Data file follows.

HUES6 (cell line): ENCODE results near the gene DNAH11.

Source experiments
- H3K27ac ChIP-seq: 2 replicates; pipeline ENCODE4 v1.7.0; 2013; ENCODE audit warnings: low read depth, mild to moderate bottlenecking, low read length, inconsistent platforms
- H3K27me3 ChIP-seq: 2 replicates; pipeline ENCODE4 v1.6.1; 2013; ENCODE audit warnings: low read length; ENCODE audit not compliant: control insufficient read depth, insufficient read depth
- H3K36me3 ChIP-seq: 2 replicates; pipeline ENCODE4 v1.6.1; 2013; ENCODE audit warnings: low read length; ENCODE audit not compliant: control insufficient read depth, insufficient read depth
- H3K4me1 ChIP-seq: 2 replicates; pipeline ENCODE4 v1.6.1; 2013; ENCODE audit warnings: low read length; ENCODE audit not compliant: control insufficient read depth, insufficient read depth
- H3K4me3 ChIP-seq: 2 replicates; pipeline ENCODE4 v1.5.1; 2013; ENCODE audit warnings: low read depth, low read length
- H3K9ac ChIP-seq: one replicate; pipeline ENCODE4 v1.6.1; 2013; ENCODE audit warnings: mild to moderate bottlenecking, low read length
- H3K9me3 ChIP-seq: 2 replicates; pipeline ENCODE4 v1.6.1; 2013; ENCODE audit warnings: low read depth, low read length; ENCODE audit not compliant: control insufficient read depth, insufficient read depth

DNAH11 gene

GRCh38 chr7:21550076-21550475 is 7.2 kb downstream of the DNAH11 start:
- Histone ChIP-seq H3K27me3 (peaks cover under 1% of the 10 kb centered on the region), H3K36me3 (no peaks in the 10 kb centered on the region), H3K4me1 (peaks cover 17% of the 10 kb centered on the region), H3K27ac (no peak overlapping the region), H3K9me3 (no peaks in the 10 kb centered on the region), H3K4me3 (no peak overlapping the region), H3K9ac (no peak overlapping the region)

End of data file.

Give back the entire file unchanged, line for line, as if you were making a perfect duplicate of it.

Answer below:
HUES6 (cell line): ENCODE results near the gene DNAH11.

Source experiments
- H3K27ac ChIP-seq: 2 replicates; pipeline ENCODE4 v1.7.0; 2013; ENCODE audit warnings: low read depth, mild to moderate bottlenecking, low read length, inconsistent platforms
- H3K27me3 ChIP-seq: 2 replicates; pipeline ENCODE4 v1.6.1; 2013; ENCODE audit warnings: low read length; ENCODE audit not compliant: control insufficient read depth, insufficient read depth
- H3K36me3 ChIP-seq: 2 replicates; pipeline ENCODE4 v1.6.1; 2013; ENCODE audit warnings: low read length; ENCODE audit not compliant: control insufficient read depth, insufficient read depth
- H3K4me1 ChIP-seq: 2 replicates; pipeline ENCODE4 v1.6.1; 2013; ENCODE audit warnings: low read length; ENCODE audit not compliant: control insufficient read depth, insufficient read depth
- H3K4me3 ChIP-seq: 2 replicates; pipeline ENCODE4 v1.5.1; 2013; ENCODE audit warnings: low read depth, low read length
- H3K9ac ChIP-seq: one replicate; pipeline ENCODE4 v1.6.1; 2013; ENCODE audit warnings: mild to moderate bottlenecking, low read length
- H3K9me3 ChIP-seq: 2 replicates; pipeline ENCODE4 v1.6.1; 2013; ENCODE audit warnings: low read depth, low read length; ENCODE audit not compliant: control insufficient read depth, insufficient read depth

DNAH11 gene

GRCh38 chr7:21550076-21550475 is 7.2 kb downstream of the DNAH11 start:
- Histone ChIP-seq H3K27me3 (peaks cover under 1% of the 10 kb centered on the region), H3K36me3 (no peaks in the 10 kb centered on the region), H3K4me1 (peaks cover 17% of the 10 kb centered on the region), H3K27ac (no peak overlapping the region), H3K9me3 (no peaks in the 10 kb centered on the region), H3K4me3 (no peak overlapping the region), H3K9ac (no peak overlapping the region)